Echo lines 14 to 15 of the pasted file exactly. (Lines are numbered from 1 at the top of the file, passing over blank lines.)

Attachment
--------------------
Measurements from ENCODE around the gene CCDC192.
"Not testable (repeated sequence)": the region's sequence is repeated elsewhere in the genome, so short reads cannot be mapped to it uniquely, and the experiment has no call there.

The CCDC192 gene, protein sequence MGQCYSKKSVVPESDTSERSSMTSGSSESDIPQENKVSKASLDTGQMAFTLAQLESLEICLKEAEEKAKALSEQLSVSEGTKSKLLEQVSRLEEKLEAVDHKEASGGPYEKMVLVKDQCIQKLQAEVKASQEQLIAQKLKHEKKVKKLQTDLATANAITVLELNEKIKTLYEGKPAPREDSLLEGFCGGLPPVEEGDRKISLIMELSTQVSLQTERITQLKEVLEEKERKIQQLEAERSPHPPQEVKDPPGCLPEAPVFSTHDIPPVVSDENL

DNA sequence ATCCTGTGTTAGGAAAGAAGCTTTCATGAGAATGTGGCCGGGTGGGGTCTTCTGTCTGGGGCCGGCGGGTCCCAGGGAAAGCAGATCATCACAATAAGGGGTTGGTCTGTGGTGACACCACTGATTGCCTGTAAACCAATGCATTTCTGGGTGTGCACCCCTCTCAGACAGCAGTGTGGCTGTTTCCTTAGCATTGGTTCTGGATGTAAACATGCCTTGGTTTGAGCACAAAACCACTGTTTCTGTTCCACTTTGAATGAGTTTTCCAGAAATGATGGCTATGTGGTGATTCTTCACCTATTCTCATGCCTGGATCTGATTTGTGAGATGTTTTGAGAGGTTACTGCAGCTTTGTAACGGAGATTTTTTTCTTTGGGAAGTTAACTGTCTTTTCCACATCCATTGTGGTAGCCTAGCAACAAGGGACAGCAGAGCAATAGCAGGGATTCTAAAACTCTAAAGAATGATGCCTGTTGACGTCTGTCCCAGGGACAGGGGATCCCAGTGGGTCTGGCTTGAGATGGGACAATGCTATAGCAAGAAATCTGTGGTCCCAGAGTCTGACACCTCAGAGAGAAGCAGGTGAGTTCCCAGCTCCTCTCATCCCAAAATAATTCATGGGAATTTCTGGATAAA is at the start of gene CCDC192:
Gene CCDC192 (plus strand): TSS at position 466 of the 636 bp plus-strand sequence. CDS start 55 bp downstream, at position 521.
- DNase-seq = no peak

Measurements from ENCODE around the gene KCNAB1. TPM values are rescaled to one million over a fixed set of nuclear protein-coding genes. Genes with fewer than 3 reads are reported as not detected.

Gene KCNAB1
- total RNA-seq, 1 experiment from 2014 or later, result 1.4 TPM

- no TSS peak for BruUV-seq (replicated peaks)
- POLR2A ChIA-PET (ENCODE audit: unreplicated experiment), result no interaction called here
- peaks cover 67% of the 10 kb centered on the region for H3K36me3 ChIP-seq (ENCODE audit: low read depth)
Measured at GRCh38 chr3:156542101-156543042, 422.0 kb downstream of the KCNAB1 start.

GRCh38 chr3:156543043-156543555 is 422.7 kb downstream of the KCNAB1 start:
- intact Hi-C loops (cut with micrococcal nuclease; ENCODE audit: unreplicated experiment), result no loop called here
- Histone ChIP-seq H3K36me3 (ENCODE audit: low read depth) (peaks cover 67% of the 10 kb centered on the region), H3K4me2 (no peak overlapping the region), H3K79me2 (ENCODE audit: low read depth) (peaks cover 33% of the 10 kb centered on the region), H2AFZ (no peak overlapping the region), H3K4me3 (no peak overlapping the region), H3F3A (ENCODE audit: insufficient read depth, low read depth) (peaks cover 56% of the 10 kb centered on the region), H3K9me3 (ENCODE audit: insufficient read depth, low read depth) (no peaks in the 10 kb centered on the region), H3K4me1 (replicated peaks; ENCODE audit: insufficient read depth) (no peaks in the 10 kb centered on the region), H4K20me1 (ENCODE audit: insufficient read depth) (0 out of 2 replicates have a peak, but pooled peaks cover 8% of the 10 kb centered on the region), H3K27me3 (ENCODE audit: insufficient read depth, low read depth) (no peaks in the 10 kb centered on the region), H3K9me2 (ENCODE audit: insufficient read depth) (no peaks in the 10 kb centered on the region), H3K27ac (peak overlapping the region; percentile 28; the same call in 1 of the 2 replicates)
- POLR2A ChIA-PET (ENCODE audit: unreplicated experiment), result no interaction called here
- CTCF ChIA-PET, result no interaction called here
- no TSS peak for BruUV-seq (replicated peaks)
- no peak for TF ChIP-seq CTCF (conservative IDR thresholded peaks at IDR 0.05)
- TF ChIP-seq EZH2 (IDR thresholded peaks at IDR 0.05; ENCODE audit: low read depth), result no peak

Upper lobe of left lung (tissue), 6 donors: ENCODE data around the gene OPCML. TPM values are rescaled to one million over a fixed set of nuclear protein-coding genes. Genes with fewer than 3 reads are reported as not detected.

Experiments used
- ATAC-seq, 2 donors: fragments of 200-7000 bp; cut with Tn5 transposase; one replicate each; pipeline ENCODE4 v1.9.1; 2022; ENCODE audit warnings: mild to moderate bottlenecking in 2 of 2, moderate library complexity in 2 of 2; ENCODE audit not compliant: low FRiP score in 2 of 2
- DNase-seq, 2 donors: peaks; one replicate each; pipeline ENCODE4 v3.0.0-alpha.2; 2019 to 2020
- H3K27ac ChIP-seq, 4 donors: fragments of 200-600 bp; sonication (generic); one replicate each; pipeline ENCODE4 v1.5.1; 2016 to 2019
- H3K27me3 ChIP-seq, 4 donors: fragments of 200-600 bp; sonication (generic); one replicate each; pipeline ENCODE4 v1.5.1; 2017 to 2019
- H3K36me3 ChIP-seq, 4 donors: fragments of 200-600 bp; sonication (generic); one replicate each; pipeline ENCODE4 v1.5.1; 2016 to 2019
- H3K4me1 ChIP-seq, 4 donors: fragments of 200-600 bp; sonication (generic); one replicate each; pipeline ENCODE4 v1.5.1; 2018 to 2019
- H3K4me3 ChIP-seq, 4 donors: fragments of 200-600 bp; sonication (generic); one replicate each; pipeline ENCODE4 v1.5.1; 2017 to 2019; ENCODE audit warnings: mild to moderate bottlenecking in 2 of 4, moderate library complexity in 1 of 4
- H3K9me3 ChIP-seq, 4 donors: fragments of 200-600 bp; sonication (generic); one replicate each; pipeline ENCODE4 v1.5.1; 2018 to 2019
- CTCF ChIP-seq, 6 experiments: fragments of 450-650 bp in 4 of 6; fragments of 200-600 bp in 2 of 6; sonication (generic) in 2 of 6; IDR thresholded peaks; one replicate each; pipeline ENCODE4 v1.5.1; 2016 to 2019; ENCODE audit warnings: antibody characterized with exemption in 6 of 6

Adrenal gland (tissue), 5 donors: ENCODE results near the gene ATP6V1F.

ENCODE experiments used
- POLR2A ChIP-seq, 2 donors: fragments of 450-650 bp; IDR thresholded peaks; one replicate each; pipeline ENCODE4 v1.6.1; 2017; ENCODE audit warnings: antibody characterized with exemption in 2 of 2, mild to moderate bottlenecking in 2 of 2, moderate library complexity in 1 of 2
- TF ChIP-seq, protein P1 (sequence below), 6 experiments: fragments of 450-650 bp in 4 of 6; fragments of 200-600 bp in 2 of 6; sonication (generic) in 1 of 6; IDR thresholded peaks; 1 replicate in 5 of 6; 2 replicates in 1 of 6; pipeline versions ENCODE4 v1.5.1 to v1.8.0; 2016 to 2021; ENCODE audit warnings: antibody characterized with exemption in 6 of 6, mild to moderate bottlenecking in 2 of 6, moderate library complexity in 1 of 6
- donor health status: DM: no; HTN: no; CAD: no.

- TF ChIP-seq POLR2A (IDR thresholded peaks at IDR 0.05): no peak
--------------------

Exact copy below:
GRCh38 chr3:156543043-156543555 is 422.7 kb downstream of the KCNAB1 start:
- intact Hi-C loops (cut with micrococcal nuclease; ENCODE audit: unreplicated experiment), result no loop called here